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There are many drugs, each with its own specific characteristics. Absinthe, however, has or had an almost mythic status among artists. La Fée Verte, as if was sometimes called, has had enormous influence on European art and literature, especially from the middle of the 1800s and until it was forbidden in many countries, starting in Belgium in 1906, and finally in France in 1914, and it is closely connected to a discussion on creativity and insanity.
Absinthe is an alcoholic beverage, and most, perhaps all, of its destructive effects are a result of alcohol damage. But what's controversial with absinthe is that it contains wormwood, and wormwood contains a substance called thujone, which is toxic. This is the chemical to which is attributed the ability to create hallucinations. It has shown to be a GABA antagonist, which can make it cause convulsions, muscular spasms, sleeplessness and anxiety. By triggering a higher neuron activity, it has a clear psychoactive effect. (GABA, gamma-aminobutyric acid, is a neurotransmitter. A neurotransmitter is a chemical substance which relays signals between nerve cells. GABA is an inhibitory neurotransmitter, which roughly means that it calms and balances the system. Thujone is a GABA antagonist which blocks the receptors for GABA and overexcites the system.) Thujone is toxic to brain and liver, but fairly large amounts are required to cause irreversible damage.
Absinthe has proved to contain much less thujone than was earlier believed, merely traces. That has led to that absinthe has been widely made legal again during the latest couple of decades, although with some restrictions on the amount of thujone it is allowed to contain in some jurisdictions.
Apart from in wormwood, thujone can also be found in some other plants, not at least in the herbal spices oregano and sage. (Sage oil can contain up to 50% thujone.)
While the thujone in absinthe did neither cause the wondrous effects that are ascribed to it by its users, nor any damage, it was too little to have had any essential effect at all, hardly any drug has ever had such a cultural impact on the creative work of an whole era.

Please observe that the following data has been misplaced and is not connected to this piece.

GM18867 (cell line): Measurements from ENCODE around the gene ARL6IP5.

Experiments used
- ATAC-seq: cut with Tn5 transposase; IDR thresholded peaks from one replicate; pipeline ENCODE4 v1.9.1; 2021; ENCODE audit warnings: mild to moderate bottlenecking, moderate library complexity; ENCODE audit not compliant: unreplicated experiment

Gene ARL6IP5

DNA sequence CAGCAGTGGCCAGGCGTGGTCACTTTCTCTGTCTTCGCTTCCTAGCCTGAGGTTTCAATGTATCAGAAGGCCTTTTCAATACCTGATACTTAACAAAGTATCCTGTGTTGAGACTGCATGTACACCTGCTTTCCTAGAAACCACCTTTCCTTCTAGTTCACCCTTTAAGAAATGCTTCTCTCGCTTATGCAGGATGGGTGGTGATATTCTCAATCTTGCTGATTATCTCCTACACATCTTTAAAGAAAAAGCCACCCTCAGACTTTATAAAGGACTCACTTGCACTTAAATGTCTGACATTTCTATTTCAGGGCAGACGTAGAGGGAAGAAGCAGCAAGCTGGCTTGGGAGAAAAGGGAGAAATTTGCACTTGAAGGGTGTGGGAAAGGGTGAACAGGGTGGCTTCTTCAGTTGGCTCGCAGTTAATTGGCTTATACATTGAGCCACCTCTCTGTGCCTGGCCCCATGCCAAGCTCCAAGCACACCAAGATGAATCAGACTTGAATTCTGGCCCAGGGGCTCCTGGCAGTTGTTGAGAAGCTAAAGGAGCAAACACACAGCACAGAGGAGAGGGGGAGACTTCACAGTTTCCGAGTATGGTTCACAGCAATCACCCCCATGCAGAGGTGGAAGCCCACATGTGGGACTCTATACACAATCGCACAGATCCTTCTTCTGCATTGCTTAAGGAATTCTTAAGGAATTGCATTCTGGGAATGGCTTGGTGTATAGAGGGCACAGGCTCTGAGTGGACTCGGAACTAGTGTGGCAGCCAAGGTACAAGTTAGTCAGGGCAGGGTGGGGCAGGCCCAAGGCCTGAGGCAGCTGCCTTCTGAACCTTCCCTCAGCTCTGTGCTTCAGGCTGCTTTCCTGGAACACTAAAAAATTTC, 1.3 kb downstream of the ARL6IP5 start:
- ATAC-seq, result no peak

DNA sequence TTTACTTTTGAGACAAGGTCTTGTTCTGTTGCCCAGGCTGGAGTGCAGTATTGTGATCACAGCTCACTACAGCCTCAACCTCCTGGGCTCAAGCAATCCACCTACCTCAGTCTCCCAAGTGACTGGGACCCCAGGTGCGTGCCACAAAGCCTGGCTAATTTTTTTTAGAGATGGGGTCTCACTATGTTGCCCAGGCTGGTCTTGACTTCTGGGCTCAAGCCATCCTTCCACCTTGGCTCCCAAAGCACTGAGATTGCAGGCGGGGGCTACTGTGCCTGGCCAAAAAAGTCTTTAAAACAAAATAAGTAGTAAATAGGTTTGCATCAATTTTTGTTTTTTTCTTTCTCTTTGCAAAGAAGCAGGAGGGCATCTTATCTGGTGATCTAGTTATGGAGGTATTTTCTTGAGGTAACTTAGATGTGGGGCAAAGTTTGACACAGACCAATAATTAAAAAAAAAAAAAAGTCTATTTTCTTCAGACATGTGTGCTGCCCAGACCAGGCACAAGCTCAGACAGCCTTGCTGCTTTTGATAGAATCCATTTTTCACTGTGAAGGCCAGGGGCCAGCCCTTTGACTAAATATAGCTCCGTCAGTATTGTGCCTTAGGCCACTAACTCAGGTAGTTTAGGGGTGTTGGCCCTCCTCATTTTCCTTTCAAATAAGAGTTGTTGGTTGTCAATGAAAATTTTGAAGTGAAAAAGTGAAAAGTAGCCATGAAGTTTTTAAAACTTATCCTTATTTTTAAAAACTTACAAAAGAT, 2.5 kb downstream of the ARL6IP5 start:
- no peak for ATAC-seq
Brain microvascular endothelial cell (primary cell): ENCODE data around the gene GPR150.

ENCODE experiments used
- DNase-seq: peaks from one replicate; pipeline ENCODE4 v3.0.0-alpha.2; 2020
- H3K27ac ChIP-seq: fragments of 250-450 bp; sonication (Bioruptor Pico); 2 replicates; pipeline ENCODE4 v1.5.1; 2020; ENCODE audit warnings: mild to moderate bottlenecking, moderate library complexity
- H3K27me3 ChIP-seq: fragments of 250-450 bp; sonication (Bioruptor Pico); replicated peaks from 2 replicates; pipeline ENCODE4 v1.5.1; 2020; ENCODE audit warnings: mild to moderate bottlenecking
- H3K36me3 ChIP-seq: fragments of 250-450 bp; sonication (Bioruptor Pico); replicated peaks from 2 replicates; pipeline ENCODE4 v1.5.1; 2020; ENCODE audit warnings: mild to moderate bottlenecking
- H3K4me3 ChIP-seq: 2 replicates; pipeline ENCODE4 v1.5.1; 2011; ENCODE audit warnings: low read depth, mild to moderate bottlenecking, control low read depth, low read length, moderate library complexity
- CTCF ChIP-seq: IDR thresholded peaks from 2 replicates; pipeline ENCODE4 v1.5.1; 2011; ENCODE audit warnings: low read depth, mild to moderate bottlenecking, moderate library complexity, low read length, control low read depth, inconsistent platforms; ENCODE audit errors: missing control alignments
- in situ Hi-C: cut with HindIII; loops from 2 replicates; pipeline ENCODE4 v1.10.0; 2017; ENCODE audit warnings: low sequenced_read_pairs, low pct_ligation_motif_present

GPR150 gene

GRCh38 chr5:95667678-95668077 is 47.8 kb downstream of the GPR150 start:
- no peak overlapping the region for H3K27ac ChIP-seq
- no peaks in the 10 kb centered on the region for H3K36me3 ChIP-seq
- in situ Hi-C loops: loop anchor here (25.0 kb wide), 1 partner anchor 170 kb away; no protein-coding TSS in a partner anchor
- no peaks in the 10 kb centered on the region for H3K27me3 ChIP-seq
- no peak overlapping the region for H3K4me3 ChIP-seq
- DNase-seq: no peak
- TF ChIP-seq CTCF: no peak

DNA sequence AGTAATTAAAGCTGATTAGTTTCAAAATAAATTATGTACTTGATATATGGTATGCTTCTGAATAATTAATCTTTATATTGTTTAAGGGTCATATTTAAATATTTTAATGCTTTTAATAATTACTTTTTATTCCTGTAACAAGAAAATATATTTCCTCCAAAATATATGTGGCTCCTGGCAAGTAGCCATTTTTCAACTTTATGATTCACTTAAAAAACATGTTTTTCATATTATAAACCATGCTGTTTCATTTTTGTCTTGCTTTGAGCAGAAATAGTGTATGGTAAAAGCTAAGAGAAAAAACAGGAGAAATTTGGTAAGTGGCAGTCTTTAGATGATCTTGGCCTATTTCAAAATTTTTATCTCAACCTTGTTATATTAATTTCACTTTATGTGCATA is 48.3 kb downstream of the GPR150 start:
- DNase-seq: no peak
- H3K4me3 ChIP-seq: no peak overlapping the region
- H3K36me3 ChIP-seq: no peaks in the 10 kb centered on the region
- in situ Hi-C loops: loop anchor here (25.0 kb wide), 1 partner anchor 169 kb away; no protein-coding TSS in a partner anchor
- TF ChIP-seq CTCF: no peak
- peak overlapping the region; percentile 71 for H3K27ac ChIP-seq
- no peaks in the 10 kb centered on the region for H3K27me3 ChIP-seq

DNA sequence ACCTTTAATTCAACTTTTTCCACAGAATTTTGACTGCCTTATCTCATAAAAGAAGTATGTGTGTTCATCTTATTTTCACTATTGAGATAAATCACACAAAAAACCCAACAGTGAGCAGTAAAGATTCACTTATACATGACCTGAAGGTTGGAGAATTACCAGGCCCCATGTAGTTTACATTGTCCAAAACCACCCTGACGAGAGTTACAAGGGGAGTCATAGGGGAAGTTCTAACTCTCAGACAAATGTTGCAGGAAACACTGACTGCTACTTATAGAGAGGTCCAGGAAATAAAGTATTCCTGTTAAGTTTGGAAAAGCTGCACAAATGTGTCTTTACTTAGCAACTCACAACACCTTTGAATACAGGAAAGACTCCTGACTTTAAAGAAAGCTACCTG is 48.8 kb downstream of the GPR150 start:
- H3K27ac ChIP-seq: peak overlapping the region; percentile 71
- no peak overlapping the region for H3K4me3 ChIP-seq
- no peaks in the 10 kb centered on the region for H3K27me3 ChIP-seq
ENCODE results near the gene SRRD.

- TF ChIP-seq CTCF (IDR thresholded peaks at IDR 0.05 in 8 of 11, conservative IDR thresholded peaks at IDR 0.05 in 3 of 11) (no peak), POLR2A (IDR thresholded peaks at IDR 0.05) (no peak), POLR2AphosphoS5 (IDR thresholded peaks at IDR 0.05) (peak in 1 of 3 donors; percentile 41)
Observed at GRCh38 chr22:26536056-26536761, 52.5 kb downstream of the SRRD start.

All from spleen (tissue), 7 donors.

This is a pastel from 1887 by Henri de Toulouse-Lautrec, showing Vincent Van Gogh with an absinthe. (Original at Van Gogh Museum, Amsterdam):
And this is Le Buveur d'absinthe (The absinthe drinker), 1859, by Édouard Manet, his first major work and one of the first occurrences of absinthe in art. (Original at Ny Carlsberg Glyptotek, Copenhagen.)
Later, in the propaganda for a prohibition, the Green Fairy had many enemies, and they were as imaginative as her defendants. What they describe might have happened, but it was hardly the result of the thujone in absinthe. It suspiciously looks like a result of chronic alcoholism.
As in: I am the green fairy, a poem by Marie Corelli (1855-1924):
"I am the green Fairy My robe is the colour of despair I have nothing in common with the fairies of the past What I need is blood, red and hot, The palpitating flesh of my victims Alone, I will kill France, the present is dead, Live the future... But me, I kill the future and in family I destroy The love of country, courage, honour, I am the purveyor of hell, penitentiaries, hospitals. Who am I finally? I am the instigator of crime I am ruin and sorrow I am shame I am dishonour I am death I am Absinthe"
Or this from a petition to ban absinthe, Croix Bleue, 1906:
“Absinthe makes you crazy and criminal, provokes epilepsy and tuberculosis, and has killed thousands of French people. It makes a ferocious beast of man, a martyr of woman, and a degenerate of the infant, it disorganizes and ruins the family and menaces the future of the country. [France]” .
Strindberg, who expressed various opinions about absinthe in different works, was probably right when he wrote in "Son of a Servant" that
“Musset didn't write as he did because he drank absinthe, instead he drank for the same reason for which he wrote like that: namely out of despair."